“It’s good for Long Island, it’s good for the economy, but also it is doing work that I believe will improve the quality of life for thousands and thousands of people. I believe this work will actually save lives and there is nothing more important than that,” Governor Cuomo said during his visit. “That is the work that the people in this facility are dedicated to and God bless them for that. The state is honored to be playing a small role today.”

The Demerec Laboratory, home to four Nobel laureates, has been both a bastion and compass point for genetics research in New York and the world. Its new research will focus on taking a more holistic approach to treating cancer and the disease’s impact on the entire body.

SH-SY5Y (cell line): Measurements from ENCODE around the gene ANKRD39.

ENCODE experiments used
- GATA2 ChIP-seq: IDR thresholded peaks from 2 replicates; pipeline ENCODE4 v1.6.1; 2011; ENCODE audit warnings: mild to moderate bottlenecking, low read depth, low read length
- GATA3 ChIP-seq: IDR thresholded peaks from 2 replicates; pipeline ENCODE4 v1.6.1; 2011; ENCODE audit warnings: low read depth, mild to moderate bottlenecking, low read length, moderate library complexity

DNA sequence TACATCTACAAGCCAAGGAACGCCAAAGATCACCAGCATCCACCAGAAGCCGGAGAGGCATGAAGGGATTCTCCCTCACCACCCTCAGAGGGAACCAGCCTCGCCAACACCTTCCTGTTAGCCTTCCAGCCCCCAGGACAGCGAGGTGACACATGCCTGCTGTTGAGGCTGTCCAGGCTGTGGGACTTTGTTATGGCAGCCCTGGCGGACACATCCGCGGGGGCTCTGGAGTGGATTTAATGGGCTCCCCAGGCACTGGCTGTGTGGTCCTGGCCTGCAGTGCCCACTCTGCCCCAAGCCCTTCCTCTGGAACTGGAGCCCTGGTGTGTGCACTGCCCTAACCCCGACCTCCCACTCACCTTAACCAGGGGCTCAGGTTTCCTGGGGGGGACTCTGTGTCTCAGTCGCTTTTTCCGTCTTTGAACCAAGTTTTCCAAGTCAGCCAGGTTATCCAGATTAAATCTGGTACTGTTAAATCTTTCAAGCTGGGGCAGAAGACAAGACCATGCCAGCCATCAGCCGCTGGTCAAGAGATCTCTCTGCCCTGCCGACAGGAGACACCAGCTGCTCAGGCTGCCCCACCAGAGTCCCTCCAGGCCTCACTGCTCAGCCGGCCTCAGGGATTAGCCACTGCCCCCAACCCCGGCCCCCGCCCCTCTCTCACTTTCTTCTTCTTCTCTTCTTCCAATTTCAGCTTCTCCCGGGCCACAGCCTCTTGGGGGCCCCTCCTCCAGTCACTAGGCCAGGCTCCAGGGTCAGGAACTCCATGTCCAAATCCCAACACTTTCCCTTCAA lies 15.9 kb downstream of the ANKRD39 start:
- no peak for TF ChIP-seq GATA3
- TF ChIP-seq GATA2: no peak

According to the CSHL’s website, the new center “will enable newly developed compounds to be refined by world-leading chemists to develop next-generation therapies. This research will form a basis for collaboration with private foundations and pharmaceutical companies, while advancing the development of new drugs. 

In addition, the center will support ongoing research activities aimed to develop therapeutics for breast cancer, leukemia, autism, obesity, diabetes and lung cancer. The primary goal of such research activities will include the development of advanced drug compounds targeting underlying biological pathways.” 

To prepare the Demerec building for 21st-century science, it had to be gutted, with extensive renovations of the basement and interior, while leaving the historic 1950s brutalist exterior largely unchanged.